Conn. Gen. Stat. § 54-86q

Current with legislation from 2024 effective through June 5, 2024.
Section 54-86q - Use of deception or coercive tactics during an interrogation
(a) As used in this section, "deception or coercive tactics" includes, but is not limited to, any tactic that:
(1) Unreasonably deprives the person being interrogated of physical or mental health needs that were known, or should have been known to exist, including, but not limited to, food, sleep, use of the restroom or prescribed medications;
(2) Uses or threatens the use of physical force upon the person being interrogated or another person for purposes of compelling an admission, confession or statement;
(3) Uses or threatens the unlawful arrest of another person;
(4) Uses or threatens the imposition of unlawful penalties upon the person being interrogated or another person; or
(5) Uses or threatens the imposition of unlawful administrative or immigration sanctions upon the person being interrogated or another person.
(b) If the person being interrogated is under eighteen years of age, "deception or coercive tactics" further includes any tactic that:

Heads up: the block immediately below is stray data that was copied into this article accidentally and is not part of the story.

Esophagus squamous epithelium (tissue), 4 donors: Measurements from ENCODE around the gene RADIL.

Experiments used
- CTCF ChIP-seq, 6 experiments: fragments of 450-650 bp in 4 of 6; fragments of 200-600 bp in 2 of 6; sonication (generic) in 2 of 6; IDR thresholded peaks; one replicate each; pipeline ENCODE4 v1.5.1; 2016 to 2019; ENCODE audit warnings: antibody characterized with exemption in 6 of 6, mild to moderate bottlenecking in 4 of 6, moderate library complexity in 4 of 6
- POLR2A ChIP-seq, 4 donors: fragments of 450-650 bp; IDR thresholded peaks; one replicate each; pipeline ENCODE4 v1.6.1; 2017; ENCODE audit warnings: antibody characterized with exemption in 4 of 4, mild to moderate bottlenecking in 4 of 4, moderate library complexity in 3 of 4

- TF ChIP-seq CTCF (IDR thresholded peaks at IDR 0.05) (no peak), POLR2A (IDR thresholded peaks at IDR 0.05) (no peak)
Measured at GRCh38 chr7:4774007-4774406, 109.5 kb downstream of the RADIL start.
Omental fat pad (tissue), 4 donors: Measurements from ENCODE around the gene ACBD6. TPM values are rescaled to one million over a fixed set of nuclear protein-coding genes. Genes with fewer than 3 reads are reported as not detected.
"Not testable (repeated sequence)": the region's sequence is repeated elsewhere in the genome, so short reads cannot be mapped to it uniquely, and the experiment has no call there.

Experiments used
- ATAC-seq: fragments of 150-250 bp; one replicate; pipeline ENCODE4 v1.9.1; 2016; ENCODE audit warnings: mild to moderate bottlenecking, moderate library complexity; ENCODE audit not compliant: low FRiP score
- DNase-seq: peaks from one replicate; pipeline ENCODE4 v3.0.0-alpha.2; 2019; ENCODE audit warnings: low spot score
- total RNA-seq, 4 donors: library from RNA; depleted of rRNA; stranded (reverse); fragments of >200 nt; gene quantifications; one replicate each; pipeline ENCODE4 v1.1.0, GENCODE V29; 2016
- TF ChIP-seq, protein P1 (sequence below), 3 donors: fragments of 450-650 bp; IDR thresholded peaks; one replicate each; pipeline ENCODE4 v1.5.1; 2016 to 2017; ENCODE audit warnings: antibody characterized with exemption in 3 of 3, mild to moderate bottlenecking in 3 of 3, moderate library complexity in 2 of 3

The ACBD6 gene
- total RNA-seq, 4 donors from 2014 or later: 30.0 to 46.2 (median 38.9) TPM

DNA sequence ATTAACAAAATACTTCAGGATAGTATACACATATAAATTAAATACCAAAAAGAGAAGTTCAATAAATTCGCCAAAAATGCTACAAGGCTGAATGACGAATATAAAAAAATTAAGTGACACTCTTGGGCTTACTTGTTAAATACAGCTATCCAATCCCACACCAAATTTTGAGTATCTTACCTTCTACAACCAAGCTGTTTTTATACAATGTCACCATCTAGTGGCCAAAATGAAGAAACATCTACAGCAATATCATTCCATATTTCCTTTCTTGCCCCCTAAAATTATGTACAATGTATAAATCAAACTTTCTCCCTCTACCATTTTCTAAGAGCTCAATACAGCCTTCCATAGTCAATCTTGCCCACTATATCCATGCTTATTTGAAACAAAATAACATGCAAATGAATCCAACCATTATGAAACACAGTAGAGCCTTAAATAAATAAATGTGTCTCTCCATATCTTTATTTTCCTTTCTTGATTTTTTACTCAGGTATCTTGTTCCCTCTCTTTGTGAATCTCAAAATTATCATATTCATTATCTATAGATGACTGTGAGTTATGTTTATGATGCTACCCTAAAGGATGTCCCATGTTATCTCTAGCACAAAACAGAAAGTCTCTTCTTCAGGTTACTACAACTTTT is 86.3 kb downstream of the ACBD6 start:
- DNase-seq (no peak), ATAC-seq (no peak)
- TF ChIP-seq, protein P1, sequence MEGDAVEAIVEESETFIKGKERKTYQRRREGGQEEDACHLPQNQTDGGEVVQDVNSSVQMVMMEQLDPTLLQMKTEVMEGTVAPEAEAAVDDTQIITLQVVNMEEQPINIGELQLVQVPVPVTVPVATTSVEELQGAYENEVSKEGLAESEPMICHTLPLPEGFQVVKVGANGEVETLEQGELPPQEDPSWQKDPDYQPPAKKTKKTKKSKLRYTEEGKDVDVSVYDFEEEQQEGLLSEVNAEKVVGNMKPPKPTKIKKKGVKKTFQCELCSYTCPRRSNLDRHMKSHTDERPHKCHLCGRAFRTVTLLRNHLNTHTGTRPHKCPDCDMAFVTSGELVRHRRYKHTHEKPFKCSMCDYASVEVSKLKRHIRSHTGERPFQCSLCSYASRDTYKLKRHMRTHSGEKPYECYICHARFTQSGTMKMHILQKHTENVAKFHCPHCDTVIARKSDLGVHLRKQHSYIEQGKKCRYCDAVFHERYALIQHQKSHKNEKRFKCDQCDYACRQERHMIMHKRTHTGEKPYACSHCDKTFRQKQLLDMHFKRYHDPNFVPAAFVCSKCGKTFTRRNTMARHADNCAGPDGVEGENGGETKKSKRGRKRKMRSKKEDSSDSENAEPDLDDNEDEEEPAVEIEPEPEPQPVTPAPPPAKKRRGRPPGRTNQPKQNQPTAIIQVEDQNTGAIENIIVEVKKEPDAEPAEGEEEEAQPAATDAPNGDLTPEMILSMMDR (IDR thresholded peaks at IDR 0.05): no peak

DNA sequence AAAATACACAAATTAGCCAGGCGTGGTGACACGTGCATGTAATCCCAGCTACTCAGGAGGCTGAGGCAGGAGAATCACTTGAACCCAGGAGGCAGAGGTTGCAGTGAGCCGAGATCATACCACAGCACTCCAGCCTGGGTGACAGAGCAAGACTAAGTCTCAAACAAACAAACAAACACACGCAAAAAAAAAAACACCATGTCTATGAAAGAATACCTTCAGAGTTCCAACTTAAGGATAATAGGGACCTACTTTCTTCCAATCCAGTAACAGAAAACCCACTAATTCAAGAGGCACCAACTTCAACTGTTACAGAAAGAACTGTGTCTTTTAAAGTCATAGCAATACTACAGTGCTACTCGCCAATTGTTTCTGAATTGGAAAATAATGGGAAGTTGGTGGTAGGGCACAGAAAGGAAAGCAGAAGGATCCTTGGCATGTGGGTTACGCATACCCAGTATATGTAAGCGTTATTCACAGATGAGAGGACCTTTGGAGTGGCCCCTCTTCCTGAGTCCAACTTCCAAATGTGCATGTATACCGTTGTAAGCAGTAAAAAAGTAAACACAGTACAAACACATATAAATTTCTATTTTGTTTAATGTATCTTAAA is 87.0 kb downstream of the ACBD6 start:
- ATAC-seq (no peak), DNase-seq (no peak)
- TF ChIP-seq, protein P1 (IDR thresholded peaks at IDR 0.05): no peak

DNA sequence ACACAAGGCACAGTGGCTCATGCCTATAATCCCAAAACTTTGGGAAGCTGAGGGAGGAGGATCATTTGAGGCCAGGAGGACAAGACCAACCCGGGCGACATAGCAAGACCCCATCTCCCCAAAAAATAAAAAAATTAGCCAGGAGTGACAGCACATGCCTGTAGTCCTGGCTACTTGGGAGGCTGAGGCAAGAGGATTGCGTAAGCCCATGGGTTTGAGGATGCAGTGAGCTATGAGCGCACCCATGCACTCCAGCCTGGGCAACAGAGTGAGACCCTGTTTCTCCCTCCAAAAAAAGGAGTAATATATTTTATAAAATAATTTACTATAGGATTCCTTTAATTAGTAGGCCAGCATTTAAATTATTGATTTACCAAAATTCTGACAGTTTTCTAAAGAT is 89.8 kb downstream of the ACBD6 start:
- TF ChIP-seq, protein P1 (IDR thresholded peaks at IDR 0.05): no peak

(1) Communicates false facts about evidence that were known to the law enforcement agency official or their agent or should have been known to the law enforcement agency official or their agent to be false;
(2) Communicates false statements or misrepresentations of the law that were known or should have been known to be false statements or misrepresentations; or
(3) Communicates false or misleading promises of leniency or some other benefit or reward that were known or should have been known to be false or misleading.
(c) Except as provided in subsection (d) of this section, any admission, confession or statement, whether written or oral, made by any person during a custodial interrogation by a law enforcement agency official or such official's agent, shall be presumed to be involuntary and inadmissible in any proceeding if the law enforcement agency official or such official's agent engaged in deception or coercive tactics during such interrogation.
(d) The presumption that any such admission, confession or statement is involuntary and inadmissible may be overcome if the state proves by clear and convincing evidence that (1) the admission, confession or statement was voluntary and not induced by the use of deception or coercive tactics, and (2) any alleged use of deception or coercive tactics did not undermine the reliability of the person's admission, confession or statement and did not create a substantial risk that the person might falsely incriminate such person's self.

Conn. Gen. Stat. § 54-86q

Added by P.A. 23-0027,S. 1 of the Connecticut Acts of the 2023 Regular Session, eff. 10/1/2023.